Spinach Harvest Guide for Continuous Growth

Last Updated on April 11, 2024 by Real Men Sow

Harvesting spinach for continuous growth is a very easy task but one might need a spinach harvest guide to go through it. As you know, one of the first vegetables that spring gardens can produce is Spinach. After months of winter, its dark green tender leaves are a welcomed sight. This green leafy vegetable is full of nutrients and vitamins (such as vitamin A, vitamin B, and vitamin C). The best thing about growing it is that you can still harvest the leaves for smoothies and salads.

We will show you how to harvest spinach leaves to ensure that the plant continues to grow and you get another harvest. We’ll show you when it is time to harvest spinach.

When is it ready to harvest spinach?

Spinach (Spinacia Oleracea) can be harvested as soon as the leaves have reached a size that is suitable for harvesting. You may have seen the baby spinach clamshells in your local grocery store. These are immature spinach leaves, which were harvested before reaching maturity. They are more tender and sweeter than mature ones.

Take only 25-30% of young plants at a time when harvesting. This will ensure that your plant can produce continuously.

Tip: Spinach prefers full sun but can tolerate (and even enjoy!) partial shade in the hottest parts of the day in the late spring and early summer.

Spinach Harvest Guide

It’s easy to harvest spinach! You will need a pair of scissors or pruning snips, sharp knives, and your fingernails. To harvest:

  • To reveal the growth point of your spinach plant’s roots, remove any thick mulch.
  • Pick a leaf.
  • Cut, pinch, or shave the stem from the leaf just above the soil surface. To allow for regrowth, you don’t have to leave more than 1/2 inch of stem above the soil’s surface.
  • Keep harvesting until you have enough spinach to last you a full year, but no more than 25-30% on one plant.

Tip: Take the spinach out from the inside. It is easier to reach the leaf, and the older leaves are more easily reached. This allows the young leaves to grow inside.

Frequently Asked Questions

I know, you have plenty of questions you need answers to. Below are the questions most frequently asked of me with regard to spinach. I reckon it will help you a lot.

Can you still harvest spinach even after it bolts?

While the spinach bolts, you can still harvest it. Be aware, however, that when the spinach bolts, it can become more bitter and more difficult to harvest.

Do I need to pull up my spinach plants when it snows?

No! Even though the leaves may die back in the snow, the root system will usually be in great shape.

Some varieties of spinach, such as Winter Bloomsdale, Bloomsdale Long Standing, and Tyee, are strong enough to withstand heavy freezes without much protection.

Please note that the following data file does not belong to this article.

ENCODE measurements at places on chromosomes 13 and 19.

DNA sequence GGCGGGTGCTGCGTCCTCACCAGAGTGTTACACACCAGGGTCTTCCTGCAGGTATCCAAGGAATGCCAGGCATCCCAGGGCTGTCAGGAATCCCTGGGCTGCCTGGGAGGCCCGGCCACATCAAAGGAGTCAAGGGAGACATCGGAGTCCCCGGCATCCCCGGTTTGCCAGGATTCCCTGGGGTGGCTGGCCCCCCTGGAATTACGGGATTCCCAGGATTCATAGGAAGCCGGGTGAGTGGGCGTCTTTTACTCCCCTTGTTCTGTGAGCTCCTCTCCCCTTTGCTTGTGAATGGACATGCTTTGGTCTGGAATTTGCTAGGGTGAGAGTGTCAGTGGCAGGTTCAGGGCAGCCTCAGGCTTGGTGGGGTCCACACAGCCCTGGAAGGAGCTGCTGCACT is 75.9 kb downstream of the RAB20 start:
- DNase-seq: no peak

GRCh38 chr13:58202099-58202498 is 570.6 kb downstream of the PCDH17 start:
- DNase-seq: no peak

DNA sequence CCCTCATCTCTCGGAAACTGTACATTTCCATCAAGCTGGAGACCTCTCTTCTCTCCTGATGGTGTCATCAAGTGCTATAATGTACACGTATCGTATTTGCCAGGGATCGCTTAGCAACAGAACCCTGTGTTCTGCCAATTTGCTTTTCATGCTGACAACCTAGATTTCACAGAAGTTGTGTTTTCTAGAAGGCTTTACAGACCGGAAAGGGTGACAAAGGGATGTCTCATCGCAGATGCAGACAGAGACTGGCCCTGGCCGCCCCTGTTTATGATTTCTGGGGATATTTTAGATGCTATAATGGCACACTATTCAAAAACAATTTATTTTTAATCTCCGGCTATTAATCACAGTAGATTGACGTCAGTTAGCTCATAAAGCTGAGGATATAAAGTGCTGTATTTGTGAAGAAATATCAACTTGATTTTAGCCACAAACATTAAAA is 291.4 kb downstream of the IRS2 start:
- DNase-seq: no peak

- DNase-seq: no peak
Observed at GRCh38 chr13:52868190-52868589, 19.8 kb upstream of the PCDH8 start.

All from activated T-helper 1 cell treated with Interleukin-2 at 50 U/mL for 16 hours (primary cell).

How can I keep fresh spinach safe until I use it?

Fresh spinach, like other greens in the garden like lettuce, kale, and Swiss chard needs moisture and some chilling when stored. However, your refrigerator’s humidity is extremely low. You need to wrap the spinach in a damp kitchen towel or paper towel and place it in a plastic bag or container that is airtight. The towel should remain damp.

Tip: Vejibags are one of the ways to store spinach and other produce. These bags keep the spinach fresh for up to a week in our refrigerator!

How to clean and prepare spinach?

A good-sized salad spinner is essential for greens growers. It makes cleaning spinach quick and easy. The process can be done even if you don’t own a salad spinner.

  • Use cool, clean water to fill a bowl, sink, or base of a salad spinner.
  • Soak the spinach in the water. To remove dirt and debris, swirl it around.
  • Drain the spinach.
  • Continue the process of washing until the water runs clear.

You can dry the spinach in a salad spinner, or spread it on kitchen towels and gently pat it dry.

Tip: Savoy spinach varieties that have bumpy leaves tend to trap dirt better than those with smoother leaves. These types of spinach may need an additional rinse.

Can spinach be frozen?

Yes! They reproduce faster than other crops. Thus, keeping some in the freezer is recommended for future usage. The same way you would freeze kale and Swiss chard.

  • Spinach should be washed and dried well.
  • Spread it out on a baking tray, making sure it is a thin layer. Flash freeze it until solid.
  • You can use a freezer bag or container that is freezer-safe. To save space, you can either put the whole leaf in a plastic freezer bag or container.
  • Spinach can stay frozen for at least a year. 

Tip: You can blanch the spinach greens before freezing to save space. This reduces the spinach’s volume dramatically. After blanching, place it in a muffin tin and freeze. You can then take out the frozen spinach “pucks”, which you can use throughout winter.

Spinach is an essential vegetable to grow in any vegetable garden. We hope you found our spinach harvest guide helpful and may you enjoy harvesting your sweet, tender spinach leaves while enjoying their delicious flavor!


Real Men Sow
Real Men Sow

Hello, I’m Pete and I’m currently based in the west of Scotland, in a small place called Rosneath, where I’m exploring my garden adventures. I personally started gardening around 6 years ago and initially, I started out by growing my favorite fruits and berries, such as strawberries, Raspberries & Gooseberries. Since then I’ve added a lot of vegetables and working closely with my neighbor, it’s been a lot of fun.